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Cyprus Economy


The Cypriot economy is prosperous and has diversified in recent years. Cyprus has been sought as a basis for several offshore businesses, due to its highly developed infrastructure. Economic policy of the Cyprus government has focused on meeting the criteria for admission to the European Union. Adoption of the euro as a national currency is required of all new countries joining the European Union, and the Cypriot government intends to adopt the currency on 1 January 2008.

Agricultural products include cereal grains, olives, citrus, potatoes, and cotton; in addition, the Greek sector grows deciduous fruits and wine grapes, and the Turkish side grows tobacco, vegetables, and table grapes. Sheep, goats, poultry, hogs, and some cattle are raised. Fishing is an important industry in the Turkish sector, and the Greek side has a strong manufacturing economy (processed foods and beverages, paper, chemicals, textiles, metal products, and refined petroleum). Mineral resources include copper, pyrites, chrome, asbestos, and gypsum. Timber is also important. Tourism is important for both areas but has been affected by political instability. The Greek sector is considerably more prosperous than the Turkish side, which is heavily dependent on aid from Turkey.

Recently, oil has been discovered in the seabed between Cyprus and Egypt and talks are underway between Lebanon and Egypt to reach an agreement as to the exploration of these resources. The seabed separating Lebanon and Cyprus is believed to hold significant amounts of crude oil and natural gas.

The economy of the Turkish Cypriot North is dominated by the services sector including the public sector, trade, tourism and education, with smaller agriculture and light manufacturing sectors. The economy operates on a free-market basis, although it continues to be handicapped by the political isolation of Turkish Cypriots, the lack of private and governmental investment, high freight costs, and shortages of skilled labour. Despite these constraints, the Turkish Cypriot economy turned in an impressive performance in 2003 and 2004, with growth rates of 9.6% and 11.4%. The average income in the TRNC is $5,000 per capita: the Turkish government has pledged to increase this to $12,000 through investment and aid. This growth has been buoyed by the relative stability of the Turkish Lira and by a boom in the education and construction sectors.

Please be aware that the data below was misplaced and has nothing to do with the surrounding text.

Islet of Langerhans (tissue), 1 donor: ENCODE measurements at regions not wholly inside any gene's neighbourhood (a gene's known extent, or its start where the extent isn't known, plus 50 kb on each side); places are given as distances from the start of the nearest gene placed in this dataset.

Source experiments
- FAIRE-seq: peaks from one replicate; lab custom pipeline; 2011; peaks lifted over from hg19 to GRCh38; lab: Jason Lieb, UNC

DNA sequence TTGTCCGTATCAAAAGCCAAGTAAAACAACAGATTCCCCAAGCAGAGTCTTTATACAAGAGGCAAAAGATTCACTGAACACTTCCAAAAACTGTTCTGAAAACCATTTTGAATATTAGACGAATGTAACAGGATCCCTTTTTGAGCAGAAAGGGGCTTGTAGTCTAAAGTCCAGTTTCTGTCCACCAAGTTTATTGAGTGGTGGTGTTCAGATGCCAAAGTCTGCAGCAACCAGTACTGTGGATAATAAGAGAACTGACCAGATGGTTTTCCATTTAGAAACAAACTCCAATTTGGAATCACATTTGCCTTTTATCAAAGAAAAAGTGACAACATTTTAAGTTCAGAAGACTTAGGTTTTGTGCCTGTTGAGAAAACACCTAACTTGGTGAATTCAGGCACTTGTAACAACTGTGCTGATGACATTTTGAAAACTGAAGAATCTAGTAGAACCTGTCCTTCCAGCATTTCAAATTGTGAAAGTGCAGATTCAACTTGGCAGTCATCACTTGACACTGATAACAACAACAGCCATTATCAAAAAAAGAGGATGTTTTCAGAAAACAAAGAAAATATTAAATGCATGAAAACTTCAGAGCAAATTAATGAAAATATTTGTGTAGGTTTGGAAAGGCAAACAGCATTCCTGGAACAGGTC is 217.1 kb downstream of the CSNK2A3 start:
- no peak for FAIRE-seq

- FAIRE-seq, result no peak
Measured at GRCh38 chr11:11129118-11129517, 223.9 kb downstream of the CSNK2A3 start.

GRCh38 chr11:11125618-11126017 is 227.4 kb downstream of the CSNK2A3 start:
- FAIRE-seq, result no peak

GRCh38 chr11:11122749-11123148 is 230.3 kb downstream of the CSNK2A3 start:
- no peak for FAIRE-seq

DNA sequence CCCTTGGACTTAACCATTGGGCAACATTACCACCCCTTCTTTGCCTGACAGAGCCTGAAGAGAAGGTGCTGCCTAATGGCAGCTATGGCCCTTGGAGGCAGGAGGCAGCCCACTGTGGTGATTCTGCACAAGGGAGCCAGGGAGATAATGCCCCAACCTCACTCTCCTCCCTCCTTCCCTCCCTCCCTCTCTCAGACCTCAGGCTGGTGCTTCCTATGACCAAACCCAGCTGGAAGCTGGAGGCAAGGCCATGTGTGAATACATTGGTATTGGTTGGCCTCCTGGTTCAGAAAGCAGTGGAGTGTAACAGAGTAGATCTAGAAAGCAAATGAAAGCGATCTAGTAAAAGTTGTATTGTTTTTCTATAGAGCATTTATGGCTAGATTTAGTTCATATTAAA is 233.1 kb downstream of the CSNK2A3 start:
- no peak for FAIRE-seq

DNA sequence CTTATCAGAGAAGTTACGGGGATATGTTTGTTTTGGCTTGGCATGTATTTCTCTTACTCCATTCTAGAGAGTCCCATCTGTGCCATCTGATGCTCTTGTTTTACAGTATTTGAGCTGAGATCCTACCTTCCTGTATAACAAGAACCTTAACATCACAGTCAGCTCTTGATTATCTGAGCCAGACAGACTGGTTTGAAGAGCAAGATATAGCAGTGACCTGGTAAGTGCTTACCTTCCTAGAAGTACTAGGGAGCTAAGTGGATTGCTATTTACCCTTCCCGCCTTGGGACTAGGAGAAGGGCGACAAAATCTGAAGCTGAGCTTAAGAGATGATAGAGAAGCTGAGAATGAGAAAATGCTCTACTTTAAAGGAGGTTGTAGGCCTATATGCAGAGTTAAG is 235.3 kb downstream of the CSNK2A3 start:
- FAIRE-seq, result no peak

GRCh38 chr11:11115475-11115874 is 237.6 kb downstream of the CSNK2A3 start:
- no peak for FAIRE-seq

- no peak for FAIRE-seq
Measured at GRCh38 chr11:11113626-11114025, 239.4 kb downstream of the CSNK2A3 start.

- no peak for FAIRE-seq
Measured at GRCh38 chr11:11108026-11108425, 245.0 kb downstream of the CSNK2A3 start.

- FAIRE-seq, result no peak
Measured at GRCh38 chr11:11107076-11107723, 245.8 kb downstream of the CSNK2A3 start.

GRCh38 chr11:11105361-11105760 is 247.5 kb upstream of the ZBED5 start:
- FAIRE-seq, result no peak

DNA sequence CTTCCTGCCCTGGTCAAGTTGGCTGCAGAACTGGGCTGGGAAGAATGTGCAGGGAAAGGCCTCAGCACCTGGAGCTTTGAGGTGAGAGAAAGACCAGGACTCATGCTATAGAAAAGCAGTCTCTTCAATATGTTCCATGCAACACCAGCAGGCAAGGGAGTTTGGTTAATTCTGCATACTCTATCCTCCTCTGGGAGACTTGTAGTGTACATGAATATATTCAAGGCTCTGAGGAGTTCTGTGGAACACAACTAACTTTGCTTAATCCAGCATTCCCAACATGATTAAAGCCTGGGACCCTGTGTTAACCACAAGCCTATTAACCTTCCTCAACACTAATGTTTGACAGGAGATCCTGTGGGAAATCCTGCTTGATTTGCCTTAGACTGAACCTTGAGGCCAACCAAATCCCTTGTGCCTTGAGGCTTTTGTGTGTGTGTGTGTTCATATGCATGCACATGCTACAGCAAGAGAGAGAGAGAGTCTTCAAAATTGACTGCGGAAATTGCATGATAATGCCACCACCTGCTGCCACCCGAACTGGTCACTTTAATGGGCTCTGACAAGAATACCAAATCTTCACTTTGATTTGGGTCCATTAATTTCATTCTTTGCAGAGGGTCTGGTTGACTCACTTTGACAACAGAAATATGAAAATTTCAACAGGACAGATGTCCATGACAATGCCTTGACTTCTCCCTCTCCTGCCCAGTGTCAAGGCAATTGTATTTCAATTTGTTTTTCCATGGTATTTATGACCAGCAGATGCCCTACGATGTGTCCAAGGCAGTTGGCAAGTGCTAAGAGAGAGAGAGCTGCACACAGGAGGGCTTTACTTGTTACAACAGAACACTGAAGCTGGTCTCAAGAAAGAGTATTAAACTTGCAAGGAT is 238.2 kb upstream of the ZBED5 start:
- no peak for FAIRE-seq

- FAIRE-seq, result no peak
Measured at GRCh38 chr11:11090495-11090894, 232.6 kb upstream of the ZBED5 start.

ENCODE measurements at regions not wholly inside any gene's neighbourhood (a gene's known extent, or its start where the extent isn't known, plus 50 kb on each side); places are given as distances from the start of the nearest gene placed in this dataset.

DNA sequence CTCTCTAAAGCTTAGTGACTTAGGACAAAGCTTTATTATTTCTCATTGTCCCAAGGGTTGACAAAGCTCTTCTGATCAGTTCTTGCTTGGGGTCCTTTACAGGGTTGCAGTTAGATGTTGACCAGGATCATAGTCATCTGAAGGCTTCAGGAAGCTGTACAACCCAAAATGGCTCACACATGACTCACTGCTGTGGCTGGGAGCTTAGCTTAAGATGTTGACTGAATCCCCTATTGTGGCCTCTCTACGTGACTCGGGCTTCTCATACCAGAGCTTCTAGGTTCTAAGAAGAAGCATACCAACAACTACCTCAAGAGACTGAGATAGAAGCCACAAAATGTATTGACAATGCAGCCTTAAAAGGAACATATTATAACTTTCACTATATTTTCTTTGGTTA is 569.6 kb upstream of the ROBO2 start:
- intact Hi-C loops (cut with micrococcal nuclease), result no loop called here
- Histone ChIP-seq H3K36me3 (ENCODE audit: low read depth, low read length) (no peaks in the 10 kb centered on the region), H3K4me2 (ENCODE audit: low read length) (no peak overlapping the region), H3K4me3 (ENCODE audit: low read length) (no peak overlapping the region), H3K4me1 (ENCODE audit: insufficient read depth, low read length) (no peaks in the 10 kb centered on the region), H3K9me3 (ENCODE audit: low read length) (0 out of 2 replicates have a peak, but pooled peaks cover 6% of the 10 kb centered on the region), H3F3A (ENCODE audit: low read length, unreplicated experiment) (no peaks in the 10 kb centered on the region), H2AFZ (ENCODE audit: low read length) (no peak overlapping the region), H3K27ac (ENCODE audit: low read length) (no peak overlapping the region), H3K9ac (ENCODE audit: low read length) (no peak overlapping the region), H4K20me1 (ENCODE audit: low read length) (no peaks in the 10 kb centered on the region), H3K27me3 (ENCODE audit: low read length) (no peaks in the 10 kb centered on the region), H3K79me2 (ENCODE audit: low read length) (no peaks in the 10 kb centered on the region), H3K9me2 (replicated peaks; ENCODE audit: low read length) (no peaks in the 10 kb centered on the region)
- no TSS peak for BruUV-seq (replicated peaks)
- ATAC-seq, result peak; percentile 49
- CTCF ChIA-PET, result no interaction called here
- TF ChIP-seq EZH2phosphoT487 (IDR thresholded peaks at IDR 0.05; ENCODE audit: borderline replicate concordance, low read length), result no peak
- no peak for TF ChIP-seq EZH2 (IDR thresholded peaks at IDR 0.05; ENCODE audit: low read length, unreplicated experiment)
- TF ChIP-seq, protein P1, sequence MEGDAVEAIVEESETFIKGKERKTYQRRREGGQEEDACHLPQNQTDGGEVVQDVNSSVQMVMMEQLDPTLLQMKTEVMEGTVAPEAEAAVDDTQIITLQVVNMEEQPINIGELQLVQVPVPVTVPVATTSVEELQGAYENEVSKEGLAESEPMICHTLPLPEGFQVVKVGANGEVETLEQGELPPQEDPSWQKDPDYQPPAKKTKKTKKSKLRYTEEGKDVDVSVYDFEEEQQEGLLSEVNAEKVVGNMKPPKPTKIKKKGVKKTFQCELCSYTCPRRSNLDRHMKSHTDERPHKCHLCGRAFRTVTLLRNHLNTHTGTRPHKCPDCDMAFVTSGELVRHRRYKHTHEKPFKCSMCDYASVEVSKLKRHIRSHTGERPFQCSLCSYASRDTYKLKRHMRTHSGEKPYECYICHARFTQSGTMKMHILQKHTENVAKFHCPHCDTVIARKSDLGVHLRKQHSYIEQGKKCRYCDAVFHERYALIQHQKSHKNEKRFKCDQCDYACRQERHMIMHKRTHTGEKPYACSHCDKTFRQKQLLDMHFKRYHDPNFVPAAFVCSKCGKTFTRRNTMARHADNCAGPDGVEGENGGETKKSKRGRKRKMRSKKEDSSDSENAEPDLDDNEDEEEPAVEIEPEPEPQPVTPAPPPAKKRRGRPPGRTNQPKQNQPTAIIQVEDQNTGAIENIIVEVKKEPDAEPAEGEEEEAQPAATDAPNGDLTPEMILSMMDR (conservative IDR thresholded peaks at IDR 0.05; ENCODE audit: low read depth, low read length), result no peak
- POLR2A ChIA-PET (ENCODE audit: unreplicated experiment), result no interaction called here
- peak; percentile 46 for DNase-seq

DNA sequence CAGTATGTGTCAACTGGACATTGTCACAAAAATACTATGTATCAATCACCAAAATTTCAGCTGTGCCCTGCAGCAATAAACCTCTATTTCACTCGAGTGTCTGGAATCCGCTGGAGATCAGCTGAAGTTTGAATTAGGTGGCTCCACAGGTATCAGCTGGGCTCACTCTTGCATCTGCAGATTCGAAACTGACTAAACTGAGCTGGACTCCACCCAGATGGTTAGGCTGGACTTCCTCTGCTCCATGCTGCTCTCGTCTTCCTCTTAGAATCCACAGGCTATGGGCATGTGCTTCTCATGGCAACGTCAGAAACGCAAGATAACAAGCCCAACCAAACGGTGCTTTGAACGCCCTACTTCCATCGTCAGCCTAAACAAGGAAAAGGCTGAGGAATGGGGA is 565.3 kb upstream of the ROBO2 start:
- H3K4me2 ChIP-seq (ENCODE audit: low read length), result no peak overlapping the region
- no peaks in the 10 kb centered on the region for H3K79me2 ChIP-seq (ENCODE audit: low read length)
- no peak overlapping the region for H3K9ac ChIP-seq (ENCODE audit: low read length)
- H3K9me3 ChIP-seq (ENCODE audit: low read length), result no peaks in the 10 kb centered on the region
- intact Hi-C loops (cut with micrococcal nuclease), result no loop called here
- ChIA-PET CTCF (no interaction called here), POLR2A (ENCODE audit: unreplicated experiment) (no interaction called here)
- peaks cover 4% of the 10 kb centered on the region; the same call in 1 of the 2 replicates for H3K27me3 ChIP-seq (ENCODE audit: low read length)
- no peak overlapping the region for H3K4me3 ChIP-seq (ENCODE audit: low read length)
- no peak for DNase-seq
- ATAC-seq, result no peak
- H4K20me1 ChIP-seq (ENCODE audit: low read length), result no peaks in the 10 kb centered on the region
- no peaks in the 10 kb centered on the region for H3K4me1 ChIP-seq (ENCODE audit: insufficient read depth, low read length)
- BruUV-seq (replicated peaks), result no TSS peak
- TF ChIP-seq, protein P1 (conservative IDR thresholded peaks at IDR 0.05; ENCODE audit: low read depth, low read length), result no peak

Economy - overview :
The area of the Republic of Cyprus under government control has a market economy dominated by the service sector, which accounts for 76% of GDP. Tourism and financial services are the most important sectors; erratic growth rates over the past decade reflect the economy's reliance on tourism, which often fluctuates with political instability in the region and economic conditions in Western Europe. Nevertheless, the economy in the area under government control grew a healthy 3.7% to 3.8% per year in 2004, 2005, and 2006, well above the EU average. Cyprus joined the European Exchange Rate Mechanism (ERM2) in May 2005. The government has initiated an aggressive austerity program, which has cut the budget deficit to well below 3%, and the EU is expected to invite Cyprus to adopt the euro as its national currency on 1 January 2008. As in the area administered by Turkish Cypriots, water shortages are a perennial problem; a few desalination plants are now on line. After 10 years of drought, the country received substantial rainfall from 2001-04 alleviating immediate concerns. Rainfall in 2005 and 2006, however, was well below average making water rationing likely in 2007. The Turkish Cypriot economy has roughly 45% of the per capita GDP of the south, and economic growth tends to be volatile, given the north's relative isolation, bloated public sector, reliance on the Turkish lira, and small market size. The Turkish Cypriot economy grew around 10.6% in 2006, fueled by growth in the construction and education sectors, as well as increased employment of Turkish Cypriots in the area under government control. The Turkish Cypriots are heavily dependent on transfers from the Turkish Government. Ankara directly finances around one-third of the "TRNC's" budget. Aid from Turkey has reached over $400 million annually in recent years. Agriculture and services, together, employ more than half of the work force.

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